SCAM ALERT: Charlotte woman let down when scammers claimed she won the NC vaccine lottery
CHARLOTTE, N.C. (WBTV) - A Charlotte woman is warning others to be leery of emails, texts, and other forms of communication that appear to be from government officials.
Stacey Hepp received an email from an account portraying to be the North Carolina Department of Health and Human Services. She says the email notified her that she won $1 million in North Carolina’s Summer Cash Drawing, also known as North Carolina’s COVID-19 vaccine lottery.
“He [husband] and I both stared at that email and thought this would be so exciting, but this just can’t be real,” Hepp said.
She was cautiously optimistic because the email appeared to have the official NCDHHS logo on it. Just in case luck really was on her side, she responded to the email. According to NCDHHS’ official rulebook, winners have 48 hours to accept their prize.
The email she received in response raised some red flags. She says the emailer asked for her personal information such as her birthdate, occupation, and driver’s license number. The email then directed her to contact a Claims Consultant at an AOL account.
Hepp is not the only one to receive an email like this. Tom Bartholomy is the President and CEO of the Better Business Bureau of the Southern Piedmont. He says the BBB has received several reports of North Carolina vaccine lottery scams.
“The scammers use that excitement level to get you to make a phone call,” Bartholomy said. “Once that money’s going in the wrong direction, that’s when you know there’s a scam at foot here.”
He says there are some tell-tale signs of scams. For example, if they ask for your bank information, if they tell you to pay taxes on the lottery winnings in advance, or if they tell you to pay the taxes via Cash App, Venmo, Zelle, or with a prepaid card.
“People think, ‘oh, that’s really convenient’, but it’s not traceable and it’s not retrievable,” Bartholomy said.
Hepp wanted to share her experience to warn others to be leery of messages that claim you won the Summer Cash Drawing.
“We’re so lucky to have this vaccine and we’re using every measure to make sure people are taking this vaccine. Rewarding them for taking it. And then, for somebody to just completely take advantage of that is just unthinkable,” Hepp said.
If you do win the North Carolina Summer Cash Drawing, the official rules state that NCDHHS will notify you by telephone, email, or mailing address. A spokesperson for NCDHHS says a representative from the agency will call you and attempt to leave a voicemail if you do not answer. Recipients should expect the call to come from a 919-area code. NCDHHS will also send an email notifying you of your winnings. The spokesperson says the email will come from a “dhhs.nc.gov” account.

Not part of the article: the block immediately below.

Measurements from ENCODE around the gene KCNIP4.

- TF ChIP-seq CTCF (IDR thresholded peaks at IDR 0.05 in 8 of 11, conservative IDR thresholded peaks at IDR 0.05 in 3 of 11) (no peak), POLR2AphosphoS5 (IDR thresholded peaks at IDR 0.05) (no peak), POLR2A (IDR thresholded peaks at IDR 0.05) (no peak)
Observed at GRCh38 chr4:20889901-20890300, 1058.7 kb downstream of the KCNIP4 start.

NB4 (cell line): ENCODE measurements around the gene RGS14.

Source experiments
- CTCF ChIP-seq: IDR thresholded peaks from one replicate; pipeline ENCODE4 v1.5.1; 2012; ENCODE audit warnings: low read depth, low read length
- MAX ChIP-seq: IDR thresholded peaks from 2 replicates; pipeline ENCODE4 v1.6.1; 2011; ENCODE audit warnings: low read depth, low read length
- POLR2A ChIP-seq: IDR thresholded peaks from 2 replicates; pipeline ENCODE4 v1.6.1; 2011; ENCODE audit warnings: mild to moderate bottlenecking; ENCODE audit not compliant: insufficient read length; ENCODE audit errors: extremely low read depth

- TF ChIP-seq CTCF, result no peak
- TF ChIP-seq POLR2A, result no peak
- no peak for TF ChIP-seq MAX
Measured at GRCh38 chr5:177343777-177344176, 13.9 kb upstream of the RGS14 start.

The full statement from NCDHHS can be read here:
Summer Cash Drawing and Cash 4 College winners will be called by a representative from the North Carolina Department of Health and Human Services. Winners may also be emailed. They will have 48 hours to accept their prize.
The number that contacts the winners will be from a 919 area code number, and representatives will leave a voicemail if possible. If you have been contacted and told you are a Summer Cash Drawing prize winner and are concerned you are speaking to a scammer, hang up and call the NCDHHS administrative assistance line at 919-855-4800. If you are a legitimate prize winner, you will be connected to the appropriate person. If contacting a winner through email is necessary, the contact will come from an email address ending in “dhhs.nc.gov”.
Do not respond to a letter, email, phone call or social media post asking you to send money to receive a donation or prize. NCDHHS will never send you this type of communication. Never give your credit card, Social Security number, driver’s license, passport or bank account numbers over the phone to someone promising you a donation or prize. If you receive a call or email about the drawings that seems fraudulent, contact the North Carolina Department of Justice at 1-877-5-NO-SCAM.
To help federal authorities monitor scams, you can also report fraudulent activity by clicking on Scam Tracker at BBB.org.
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